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Tuesday, 16 January 2018 19:39

Language Drills

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Do you remember times in school when you thought the teacher sounded like the teacher in Charlie Brown, kind of like this?

 

As a teacher since 1987, I wonder how many times I sounded like that to my students? And when it comes to teaching a foreign language, I think the risk for sounding like this can be HIGH. Much research shows that a foreign language should be taught in the target language, as much as possible. But many times it's easy to talk ABOUT the foreign language instead of IN the foreign language, and there is a difference.

 

A slow, boring pace can be another "cardinal sin" of teaching. Sure, teachers don't want to go so fast that we lose or frustrate our students. However, it is easy to go so slowly, that we bore them too.  At DreyerCoaching.com, we want to find the right class speed. Not so fast we "lose" our students,  but not so slowly that we bore them.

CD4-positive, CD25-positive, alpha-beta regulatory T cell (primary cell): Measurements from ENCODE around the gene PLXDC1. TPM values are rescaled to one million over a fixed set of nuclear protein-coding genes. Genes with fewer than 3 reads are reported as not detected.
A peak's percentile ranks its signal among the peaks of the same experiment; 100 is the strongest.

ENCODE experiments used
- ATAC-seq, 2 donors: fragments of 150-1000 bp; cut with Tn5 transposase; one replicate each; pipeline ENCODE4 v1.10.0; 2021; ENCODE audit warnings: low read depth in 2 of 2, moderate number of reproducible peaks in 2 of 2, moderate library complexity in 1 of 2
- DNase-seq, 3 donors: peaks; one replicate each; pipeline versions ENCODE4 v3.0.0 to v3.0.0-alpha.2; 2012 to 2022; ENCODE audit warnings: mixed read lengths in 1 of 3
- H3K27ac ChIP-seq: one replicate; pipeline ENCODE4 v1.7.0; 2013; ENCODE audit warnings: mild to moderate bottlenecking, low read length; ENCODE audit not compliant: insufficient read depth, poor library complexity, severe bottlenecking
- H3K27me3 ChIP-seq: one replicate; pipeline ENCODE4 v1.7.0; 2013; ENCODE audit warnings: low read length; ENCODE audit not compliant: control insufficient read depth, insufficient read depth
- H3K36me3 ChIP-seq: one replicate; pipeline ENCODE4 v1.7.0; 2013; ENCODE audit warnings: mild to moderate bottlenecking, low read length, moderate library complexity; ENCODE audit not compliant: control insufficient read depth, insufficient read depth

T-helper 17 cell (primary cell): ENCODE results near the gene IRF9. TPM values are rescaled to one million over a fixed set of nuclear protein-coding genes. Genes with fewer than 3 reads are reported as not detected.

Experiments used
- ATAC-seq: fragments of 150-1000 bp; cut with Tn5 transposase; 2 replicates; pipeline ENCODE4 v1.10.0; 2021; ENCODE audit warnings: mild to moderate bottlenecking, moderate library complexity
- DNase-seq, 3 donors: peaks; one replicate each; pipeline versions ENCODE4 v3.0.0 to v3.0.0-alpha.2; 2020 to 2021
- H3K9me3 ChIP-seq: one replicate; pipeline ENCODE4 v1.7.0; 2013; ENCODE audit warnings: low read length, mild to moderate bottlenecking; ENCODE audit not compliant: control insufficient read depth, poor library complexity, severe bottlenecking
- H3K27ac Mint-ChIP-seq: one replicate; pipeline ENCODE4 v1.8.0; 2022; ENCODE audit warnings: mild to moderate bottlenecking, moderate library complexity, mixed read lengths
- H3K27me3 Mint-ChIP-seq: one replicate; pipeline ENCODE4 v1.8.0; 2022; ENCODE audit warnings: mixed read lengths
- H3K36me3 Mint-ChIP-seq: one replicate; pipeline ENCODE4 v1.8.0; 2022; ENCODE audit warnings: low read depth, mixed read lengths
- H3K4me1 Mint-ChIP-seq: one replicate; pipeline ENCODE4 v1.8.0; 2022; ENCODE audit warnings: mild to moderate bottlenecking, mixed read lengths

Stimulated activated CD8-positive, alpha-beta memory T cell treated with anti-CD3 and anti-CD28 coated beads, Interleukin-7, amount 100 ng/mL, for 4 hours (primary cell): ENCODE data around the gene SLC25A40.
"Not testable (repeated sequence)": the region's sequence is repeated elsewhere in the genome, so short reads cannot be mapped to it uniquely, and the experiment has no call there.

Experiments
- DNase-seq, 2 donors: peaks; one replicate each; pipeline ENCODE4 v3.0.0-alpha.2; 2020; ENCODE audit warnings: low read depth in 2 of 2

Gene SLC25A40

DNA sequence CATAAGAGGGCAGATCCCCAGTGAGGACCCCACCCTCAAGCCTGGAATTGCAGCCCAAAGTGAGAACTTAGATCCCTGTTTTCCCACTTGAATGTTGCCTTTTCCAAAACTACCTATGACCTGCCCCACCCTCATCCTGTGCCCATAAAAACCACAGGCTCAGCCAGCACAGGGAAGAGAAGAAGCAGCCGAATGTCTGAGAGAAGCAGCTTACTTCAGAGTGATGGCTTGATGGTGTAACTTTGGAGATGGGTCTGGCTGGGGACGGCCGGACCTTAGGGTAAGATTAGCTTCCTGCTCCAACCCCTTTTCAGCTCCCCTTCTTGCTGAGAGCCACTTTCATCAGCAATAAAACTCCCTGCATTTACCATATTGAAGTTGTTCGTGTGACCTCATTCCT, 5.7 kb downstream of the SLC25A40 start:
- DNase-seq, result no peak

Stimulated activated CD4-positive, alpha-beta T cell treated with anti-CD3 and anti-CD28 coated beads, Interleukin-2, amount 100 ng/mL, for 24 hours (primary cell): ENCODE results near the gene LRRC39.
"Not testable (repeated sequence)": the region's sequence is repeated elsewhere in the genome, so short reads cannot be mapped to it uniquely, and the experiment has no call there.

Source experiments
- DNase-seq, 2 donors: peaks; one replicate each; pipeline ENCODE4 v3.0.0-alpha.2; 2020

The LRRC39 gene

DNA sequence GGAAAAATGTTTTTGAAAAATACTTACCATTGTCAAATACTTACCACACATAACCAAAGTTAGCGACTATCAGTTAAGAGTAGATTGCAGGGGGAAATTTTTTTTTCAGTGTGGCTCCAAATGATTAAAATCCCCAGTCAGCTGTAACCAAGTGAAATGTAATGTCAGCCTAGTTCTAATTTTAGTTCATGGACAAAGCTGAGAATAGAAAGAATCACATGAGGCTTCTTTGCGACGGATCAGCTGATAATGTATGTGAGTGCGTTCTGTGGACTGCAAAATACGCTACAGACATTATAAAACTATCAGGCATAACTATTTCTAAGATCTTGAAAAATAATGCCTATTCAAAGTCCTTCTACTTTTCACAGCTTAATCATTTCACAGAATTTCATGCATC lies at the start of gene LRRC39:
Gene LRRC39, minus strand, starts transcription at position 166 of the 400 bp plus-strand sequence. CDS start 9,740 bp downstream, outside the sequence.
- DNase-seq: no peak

This is where language drills can come in handy.

 

I first experienced these in the 1980's when I was a student at William and Mary. First, I encountered it as a sophomore student in French 101x. William and Mary required all students to reach a fourth semester in foreign language ability, (which thanks to high school German, I was able to do quickly.) The "x" stands for intensive, because the school offered intensive classes so students could fulfill their foreign language requirement quickly. Here's how it worked: students took French (or another language) with the professor four times a week, Monday - Thursday. Those sessions had the normal explanations, lectures, tests, etc.  However, in the afternoon, the students had a SECOND sesssion, called the "drill session." Here, the groups were kept small, usually eight to ten students, and they were led by an upper-level student. In our case, the drill was a senior girl who had just returned to W&M from her junior year abroad in France.  The professors gave the drill instructors a dozen or so drills to do each day, drills that gave us intensive practice using the grammar points we had learned in our lecture class that morning or in the previous day or so.